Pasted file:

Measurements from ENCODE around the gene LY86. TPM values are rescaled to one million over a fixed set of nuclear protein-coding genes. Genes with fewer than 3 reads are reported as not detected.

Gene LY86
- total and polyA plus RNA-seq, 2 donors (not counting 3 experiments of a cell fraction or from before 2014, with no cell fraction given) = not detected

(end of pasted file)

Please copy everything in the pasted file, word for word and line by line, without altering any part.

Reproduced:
Measurements from ENCODE around the gene LY86. TPM values are rescaled to one million over a fixed set of nuclear protein-coding genes. Genes with fewer than 3 reads are reported as not detected.

Gene LY86
- total and polyA plus RNA-seq, 2 donors (not counting 3 experiments of a cell fraction or from before 2014, with no cell fraction given) = not detected